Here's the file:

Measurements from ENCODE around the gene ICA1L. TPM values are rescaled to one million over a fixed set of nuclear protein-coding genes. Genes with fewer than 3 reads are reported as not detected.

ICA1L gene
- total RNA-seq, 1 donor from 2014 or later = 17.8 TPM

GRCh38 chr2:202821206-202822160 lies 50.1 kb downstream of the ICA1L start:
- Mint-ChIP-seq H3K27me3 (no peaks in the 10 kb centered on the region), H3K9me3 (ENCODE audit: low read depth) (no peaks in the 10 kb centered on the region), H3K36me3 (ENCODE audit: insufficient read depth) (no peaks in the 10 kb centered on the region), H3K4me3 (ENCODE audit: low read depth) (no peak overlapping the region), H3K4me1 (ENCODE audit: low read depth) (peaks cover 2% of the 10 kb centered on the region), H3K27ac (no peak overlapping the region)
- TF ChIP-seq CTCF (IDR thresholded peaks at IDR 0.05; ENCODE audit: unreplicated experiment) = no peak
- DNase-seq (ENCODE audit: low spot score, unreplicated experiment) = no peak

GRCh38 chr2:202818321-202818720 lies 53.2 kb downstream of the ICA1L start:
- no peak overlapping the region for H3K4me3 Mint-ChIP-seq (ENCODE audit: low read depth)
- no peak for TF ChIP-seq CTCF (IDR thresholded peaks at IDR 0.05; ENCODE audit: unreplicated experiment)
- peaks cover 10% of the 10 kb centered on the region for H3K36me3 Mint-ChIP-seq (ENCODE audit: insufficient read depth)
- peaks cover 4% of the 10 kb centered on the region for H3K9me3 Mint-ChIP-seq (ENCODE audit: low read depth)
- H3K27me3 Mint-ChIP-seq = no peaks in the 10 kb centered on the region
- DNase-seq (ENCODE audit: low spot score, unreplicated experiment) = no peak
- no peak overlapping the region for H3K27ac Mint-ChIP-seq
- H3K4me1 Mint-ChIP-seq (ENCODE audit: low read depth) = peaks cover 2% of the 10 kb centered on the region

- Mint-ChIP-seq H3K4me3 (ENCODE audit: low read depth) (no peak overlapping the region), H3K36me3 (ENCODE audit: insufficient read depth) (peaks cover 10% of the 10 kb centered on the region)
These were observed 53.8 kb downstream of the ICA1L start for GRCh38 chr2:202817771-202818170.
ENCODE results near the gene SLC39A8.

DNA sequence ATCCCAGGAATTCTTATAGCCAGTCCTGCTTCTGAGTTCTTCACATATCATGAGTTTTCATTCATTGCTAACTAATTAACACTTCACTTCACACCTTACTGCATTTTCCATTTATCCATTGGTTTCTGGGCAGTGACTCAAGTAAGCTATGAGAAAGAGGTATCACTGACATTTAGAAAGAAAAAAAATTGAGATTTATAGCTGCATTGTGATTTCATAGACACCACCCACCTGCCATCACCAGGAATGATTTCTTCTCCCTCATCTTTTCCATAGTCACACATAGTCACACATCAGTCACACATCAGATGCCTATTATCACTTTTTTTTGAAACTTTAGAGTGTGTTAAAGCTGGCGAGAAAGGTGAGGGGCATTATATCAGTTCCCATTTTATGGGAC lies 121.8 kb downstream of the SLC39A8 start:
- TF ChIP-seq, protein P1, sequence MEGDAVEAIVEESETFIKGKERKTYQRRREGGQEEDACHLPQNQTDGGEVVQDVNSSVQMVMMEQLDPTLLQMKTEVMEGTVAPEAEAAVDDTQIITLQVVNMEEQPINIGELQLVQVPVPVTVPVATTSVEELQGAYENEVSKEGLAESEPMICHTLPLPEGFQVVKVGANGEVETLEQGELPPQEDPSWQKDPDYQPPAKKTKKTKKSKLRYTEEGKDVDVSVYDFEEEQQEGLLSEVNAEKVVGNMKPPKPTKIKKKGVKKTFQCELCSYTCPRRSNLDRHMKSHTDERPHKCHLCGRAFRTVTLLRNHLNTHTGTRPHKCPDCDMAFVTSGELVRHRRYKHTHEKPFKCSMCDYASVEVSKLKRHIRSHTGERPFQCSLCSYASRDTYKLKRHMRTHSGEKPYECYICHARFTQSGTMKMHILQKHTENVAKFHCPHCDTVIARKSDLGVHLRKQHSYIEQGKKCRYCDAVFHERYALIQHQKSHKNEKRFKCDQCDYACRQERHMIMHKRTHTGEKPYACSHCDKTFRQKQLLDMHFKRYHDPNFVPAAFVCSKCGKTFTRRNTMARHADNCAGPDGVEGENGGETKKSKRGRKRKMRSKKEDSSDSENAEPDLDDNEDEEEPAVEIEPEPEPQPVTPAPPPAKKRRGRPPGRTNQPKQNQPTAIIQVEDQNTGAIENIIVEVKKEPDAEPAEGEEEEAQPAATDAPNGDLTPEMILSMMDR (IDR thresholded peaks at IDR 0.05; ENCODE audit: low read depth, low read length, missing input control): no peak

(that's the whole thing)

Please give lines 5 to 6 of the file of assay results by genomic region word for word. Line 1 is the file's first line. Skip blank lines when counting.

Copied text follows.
- Mint-ChIP-seq H3K27me3 (no peaks in the 10 kb centered on the region), H3K9me3 (ENCODE audit: low read depth) (no peaks in the 10 kb centered on the region), H3K36me3 (ENCODE audit: insufficient read depth) (no peaks in the 10 kb centered on the region), H3K4me3 (ENCODE audit: low read depth) (no peak overlapping the region), H3K4me1 (ENCODE audit: low read depth) (peaks cover 2% of the 10 kb centered on the region), H3K27ac (no peak overlapping the region)
- TF ChIP-seq CTCF (IDR thresholded peaks at IDR 0.05; ENCODE audit: unreplicated experiment) = no peak